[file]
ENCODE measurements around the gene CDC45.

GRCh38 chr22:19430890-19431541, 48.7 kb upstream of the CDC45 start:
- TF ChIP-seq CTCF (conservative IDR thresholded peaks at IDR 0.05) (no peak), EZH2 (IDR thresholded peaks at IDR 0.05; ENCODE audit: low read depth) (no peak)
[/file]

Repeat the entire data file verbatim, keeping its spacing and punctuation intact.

ENCODE measurements around the gene CDC45.

GRCh38 chr22:19430890-19431541, 48.7 kb upstream of the CDC45 start:
- TF ChIP-seq CTCF (conservative IDR thresholded peaks at IDR 0.05) (no peak), EZH2 (IDR thresholded peaks at IDR 0.05; ENCODE audit: low read depth) (no peak)